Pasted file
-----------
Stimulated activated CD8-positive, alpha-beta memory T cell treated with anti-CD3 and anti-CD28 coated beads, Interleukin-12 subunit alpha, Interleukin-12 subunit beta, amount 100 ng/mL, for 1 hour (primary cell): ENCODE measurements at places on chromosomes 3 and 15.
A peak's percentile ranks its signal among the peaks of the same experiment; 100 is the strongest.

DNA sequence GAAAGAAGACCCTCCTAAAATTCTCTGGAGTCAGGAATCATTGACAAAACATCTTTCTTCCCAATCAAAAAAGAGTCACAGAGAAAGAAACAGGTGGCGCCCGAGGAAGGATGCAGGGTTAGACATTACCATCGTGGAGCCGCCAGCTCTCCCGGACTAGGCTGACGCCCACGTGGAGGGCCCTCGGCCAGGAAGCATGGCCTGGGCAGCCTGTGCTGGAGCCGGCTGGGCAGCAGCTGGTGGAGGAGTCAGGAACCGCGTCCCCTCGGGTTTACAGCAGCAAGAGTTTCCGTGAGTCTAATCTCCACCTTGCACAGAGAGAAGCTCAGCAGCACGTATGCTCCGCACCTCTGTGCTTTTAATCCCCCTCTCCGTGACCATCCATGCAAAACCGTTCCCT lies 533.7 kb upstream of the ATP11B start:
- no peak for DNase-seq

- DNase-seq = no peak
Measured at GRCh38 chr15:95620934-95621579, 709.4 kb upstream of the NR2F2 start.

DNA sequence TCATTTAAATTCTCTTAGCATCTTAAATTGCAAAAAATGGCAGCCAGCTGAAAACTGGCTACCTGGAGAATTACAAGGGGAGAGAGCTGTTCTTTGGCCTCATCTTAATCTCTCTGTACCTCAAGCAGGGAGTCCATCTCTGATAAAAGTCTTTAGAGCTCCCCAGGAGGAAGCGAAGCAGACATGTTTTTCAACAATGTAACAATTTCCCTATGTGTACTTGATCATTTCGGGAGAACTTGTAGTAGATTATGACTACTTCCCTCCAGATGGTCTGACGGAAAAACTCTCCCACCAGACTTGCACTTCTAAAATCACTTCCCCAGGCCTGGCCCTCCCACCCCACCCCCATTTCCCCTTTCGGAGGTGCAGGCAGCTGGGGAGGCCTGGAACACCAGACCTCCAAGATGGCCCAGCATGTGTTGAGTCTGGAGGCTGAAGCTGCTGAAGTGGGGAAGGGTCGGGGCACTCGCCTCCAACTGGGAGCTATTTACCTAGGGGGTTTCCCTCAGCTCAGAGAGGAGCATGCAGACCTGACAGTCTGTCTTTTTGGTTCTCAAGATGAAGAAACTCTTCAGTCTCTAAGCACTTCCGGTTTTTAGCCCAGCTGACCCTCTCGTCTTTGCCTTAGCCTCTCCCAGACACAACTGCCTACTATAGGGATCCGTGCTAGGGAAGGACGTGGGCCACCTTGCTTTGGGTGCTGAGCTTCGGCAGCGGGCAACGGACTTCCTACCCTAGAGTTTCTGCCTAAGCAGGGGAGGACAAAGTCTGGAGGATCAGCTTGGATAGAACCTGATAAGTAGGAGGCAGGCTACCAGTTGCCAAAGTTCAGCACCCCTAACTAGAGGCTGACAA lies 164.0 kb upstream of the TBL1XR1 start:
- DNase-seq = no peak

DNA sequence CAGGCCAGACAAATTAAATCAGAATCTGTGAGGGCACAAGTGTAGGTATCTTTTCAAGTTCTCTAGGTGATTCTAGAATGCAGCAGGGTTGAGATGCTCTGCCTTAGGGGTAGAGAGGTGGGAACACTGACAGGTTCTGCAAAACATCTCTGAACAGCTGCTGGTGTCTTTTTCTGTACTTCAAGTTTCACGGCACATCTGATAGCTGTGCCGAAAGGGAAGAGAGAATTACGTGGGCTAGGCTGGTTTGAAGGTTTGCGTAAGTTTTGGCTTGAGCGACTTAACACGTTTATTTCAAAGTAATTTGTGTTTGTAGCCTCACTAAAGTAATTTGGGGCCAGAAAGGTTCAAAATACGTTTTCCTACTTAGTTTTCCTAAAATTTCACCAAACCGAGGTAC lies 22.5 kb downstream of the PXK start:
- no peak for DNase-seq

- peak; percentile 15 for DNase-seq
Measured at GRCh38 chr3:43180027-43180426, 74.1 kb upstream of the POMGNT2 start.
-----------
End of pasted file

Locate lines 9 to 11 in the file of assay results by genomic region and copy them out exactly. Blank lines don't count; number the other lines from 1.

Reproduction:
DNA sequence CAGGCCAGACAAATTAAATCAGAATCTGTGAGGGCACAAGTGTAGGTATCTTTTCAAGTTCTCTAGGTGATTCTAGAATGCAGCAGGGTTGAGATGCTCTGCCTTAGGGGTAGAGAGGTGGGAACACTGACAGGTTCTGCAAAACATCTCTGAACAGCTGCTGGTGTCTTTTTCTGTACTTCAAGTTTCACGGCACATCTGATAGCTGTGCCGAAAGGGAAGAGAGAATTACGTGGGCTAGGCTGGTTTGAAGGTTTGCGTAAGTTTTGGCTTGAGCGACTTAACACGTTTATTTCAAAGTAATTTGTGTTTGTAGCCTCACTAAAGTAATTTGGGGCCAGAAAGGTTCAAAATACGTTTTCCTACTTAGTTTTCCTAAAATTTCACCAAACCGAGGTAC lies 22.5 kb downstream of the PXK start:
- no peak for DNase-seq

- peak; percentile 15 for DNase-seq